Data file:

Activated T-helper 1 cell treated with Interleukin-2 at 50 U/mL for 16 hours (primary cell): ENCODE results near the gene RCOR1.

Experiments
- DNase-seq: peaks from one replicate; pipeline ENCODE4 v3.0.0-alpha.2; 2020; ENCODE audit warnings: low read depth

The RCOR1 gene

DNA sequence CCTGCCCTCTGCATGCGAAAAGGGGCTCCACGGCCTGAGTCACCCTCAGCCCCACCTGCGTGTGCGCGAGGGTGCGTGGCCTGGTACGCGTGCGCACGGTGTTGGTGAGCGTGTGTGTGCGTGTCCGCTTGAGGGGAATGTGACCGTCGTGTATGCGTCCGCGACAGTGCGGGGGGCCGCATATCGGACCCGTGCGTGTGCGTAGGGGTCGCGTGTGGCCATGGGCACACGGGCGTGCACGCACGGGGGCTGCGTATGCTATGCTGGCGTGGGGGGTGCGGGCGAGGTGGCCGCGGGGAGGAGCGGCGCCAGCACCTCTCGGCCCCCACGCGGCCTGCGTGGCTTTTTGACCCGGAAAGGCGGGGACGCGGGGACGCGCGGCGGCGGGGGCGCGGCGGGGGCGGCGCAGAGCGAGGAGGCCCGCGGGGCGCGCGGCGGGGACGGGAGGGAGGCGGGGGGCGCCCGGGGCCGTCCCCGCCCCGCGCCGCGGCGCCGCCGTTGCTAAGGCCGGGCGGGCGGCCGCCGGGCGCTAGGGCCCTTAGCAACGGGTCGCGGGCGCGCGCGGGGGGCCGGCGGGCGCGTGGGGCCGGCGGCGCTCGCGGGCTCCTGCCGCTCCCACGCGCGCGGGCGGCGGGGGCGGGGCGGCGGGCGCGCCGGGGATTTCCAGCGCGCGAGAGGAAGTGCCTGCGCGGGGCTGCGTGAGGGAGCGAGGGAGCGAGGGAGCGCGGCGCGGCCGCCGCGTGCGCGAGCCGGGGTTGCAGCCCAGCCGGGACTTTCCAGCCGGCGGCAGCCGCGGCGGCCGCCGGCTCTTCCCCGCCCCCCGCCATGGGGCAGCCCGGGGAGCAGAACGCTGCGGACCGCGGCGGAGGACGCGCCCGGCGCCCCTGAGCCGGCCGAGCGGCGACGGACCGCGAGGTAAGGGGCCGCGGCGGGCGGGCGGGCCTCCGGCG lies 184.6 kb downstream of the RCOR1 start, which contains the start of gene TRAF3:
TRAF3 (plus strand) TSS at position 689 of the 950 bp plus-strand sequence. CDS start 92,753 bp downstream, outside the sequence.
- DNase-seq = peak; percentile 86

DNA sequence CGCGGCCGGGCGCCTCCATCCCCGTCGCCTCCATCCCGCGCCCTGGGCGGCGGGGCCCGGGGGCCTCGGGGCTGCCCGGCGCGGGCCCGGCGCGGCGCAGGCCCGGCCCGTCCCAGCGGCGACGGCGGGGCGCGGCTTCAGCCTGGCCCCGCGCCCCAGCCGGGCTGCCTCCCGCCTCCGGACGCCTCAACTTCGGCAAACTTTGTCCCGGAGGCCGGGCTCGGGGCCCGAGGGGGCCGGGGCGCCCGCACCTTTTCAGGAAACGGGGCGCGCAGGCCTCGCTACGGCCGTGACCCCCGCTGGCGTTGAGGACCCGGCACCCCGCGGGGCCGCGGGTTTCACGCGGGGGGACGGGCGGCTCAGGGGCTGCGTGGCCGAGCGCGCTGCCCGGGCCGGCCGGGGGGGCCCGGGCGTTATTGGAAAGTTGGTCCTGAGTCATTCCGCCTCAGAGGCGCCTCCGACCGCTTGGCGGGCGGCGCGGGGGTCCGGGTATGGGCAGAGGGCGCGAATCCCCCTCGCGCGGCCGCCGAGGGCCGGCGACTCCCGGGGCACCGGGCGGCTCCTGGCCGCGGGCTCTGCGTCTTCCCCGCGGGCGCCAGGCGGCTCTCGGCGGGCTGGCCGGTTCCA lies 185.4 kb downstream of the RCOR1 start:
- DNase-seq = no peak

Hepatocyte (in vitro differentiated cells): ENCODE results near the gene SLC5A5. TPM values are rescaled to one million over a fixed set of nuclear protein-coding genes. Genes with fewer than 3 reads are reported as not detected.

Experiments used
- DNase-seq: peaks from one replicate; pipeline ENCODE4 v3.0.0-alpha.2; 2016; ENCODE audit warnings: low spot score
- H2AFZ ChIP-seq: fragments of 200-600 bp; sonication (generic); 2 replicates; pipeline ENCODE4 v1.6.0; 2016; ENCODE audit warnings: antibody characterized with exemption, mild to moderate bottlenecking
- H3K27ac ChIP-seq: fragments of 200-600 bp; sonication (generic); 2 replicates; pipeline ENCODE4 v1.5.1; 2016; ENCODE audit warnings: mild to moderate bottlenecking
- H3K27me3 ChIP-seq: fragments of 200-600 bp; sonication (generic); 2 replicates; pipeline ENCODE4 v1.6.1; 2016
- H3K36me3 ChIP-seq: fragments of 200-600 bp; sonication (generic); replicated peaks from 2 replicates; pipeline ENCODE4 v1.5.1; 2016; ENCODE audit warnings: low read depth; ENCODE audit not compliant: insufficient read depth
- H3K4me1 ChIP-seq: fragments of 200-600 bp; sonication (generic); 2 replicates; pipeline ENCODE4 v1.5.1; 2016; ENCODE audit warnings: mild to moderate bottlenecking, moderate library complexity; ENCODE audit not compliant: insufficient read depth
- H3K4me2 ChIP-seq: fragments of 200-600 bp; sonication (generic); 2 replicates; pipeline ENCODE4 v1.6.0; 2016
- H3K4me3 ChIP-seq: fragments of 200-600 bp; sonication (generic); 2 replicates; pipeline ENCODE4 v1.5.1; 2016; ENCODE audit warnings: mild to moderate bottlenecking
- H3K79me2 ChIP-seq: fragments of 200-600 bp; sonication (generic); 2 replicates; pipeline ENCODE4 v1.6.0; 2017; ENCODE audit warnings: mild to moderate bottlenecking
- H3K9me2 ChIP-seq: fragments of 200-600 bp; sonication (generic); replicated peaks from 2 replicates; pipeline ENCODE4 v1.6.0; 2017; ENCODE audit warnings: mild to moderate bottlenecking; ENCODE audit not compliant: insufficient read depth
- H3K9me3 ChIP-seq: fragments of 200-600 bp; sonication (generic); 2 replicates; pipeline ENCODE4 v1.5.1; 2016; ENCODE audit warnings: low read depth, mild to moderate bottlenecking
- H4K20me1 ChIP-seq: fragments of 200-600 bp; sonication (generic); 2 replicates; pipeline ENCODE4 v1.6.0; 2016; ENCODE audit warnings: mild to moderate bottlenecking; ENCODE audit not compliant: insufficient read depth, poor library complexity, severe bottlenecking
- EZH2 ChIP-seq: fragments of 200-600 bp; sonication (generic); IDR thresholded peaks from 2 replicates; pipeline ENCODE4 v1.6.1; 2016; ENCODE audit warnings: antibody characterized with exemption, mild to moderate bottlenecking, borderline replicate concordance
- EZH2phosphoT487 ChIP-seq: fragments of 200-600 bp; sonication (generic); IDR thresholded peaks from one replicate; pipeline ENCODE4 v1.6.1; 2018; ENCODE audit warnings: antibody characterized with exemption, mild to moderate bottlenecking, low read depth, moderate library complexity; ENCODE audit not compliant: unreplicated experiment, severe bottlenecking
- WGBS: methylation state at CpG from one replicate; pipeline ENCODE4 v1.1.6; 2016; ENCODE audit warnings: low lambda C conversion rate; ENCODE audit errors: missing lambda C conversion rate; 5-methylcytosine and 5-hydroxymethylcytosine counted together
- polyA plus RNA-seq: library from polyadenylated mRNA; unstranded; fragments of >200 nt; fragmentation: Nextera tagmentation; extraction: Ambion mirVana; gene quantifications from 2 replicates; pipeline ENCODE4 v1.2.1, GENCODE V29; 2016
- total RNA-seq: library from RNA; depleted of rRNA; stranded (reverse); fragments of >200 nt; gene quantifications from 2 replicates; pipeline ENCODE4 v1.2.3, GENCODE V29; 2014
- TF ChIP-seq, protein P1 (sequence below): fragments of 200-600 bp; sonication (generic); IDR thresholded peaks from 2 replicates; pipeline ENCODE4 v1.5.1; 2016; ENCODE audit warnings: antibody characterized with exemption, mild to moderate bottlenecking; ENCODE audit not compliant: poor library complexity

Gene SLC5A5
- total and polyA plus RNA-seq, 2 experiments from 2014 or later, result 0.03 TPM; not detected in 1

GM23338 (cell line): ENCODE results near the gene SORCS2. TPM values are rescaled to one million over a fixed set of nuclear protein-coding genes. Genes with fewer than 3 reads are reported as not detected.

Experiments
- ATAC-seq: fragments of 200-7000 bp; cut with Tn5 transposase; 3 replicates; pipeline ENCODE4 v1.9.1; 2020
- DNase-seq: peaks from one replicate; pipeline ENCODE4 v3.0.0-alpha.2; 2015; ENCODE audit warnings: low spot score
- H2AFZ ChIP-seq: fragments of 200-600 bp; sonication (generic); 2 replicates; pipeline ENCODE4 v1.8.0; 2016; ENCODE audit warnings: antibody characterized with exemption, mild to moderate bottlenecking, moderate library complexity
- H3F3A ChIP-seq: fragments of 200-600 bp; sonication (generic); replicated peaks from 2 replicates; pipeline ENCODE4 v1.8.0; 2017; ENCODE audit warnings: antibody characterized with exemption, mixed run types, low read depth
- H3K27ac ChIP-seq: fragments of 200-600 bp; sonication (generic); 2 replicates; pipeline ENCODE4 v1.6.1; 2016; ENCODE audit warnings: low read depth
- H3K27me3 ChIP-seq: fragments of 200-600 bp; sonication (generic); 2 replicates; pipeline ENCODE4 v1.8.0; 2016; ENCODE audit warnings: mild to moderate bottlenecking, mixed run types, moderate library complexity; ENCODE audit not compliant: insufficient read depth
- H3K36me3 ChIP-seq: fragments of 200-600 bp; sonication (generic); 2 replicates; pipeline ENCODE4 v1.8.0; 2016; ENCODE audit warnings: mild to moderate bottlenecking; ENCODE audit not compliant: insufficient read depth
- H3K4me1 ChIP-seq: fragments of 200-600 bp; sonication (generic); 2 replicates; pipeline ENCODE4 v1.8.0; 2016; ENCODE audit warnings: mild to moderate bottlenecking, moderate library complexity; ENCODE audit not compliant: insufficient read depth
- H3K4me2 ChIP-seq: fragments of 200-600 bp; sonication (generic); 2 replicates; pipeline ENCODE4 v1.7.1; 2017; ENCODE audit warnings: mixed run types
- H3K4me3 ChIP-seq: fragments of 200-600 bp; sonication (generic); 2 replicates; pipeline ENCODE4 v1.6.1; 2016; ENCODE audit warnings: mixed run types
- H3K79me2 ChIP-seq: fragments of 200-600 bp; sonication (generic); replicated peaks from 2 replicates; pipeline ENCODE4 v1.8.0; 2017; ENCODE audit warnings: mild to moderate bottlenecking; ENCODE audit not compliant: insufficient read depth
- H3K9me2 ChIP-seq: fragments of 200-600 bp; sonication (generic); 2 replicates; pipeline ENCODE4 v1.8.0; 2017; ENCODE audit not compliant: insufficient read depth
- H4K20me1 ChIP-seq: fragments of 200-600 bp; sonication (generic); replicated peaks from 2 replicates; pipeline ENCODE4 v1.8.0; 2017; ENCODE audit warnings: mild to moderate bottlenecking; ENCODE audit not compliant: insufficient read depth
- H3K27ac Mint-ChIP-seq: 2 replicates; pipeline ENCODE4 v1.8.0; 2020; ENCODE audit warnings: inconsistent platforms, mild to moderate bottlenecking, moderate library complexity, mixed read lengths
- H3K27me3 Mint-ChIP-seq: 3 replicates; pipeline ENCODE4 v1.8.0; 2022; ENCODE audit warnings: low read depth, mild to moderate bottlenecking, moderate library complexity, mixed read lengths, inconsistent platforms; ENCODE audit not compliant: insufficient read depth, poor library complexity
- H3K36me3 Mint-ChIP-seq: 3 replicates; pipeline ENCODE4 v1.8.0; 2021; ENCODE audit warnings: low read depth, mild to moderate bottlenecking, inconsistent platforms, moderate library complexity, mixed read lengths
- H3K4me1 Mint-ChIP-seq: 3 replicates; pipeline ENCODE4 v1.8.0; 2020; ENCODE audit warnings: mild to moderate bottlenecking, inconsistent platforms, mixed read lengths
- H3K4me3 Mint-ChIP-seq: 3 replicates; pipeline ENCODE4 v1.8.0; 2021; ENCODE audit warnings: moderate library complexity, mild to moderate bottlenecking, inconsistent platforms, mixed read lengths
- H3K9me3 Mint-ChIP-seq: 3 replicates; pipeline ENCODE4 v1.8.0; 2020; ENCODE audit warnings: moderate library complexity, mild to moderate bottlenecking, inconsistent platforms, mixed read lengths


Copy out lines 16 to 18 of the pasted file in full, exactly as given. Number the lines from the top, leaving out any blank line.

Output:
- H3K36me3 ChIP-seq: fragments of 200-600 bp; sonication (generic); replicated peaks from 2 replicates; pipeline ENCODE4 v1.5.1; 2016; ENCODE audit warnings: low read depth; ENCODE audit not compliant: insufficient read depth
- H3K4me1 ChIP-seq: fragments of 200-600 bp; sonication (generic); 2 replicates; pipeline ENCODE4 v1.5.1; 2016; ENCODE audit warnings: mild to moderate bottlenecking, moderate library complexity; ENCODE audit not compliant: insufficient read depth
- H3K4me2 ChIP-seq: fragments of 200-600 bp; sonication (generic); 2 replicates; pipeline ENCODE4 v1.6.0; 2016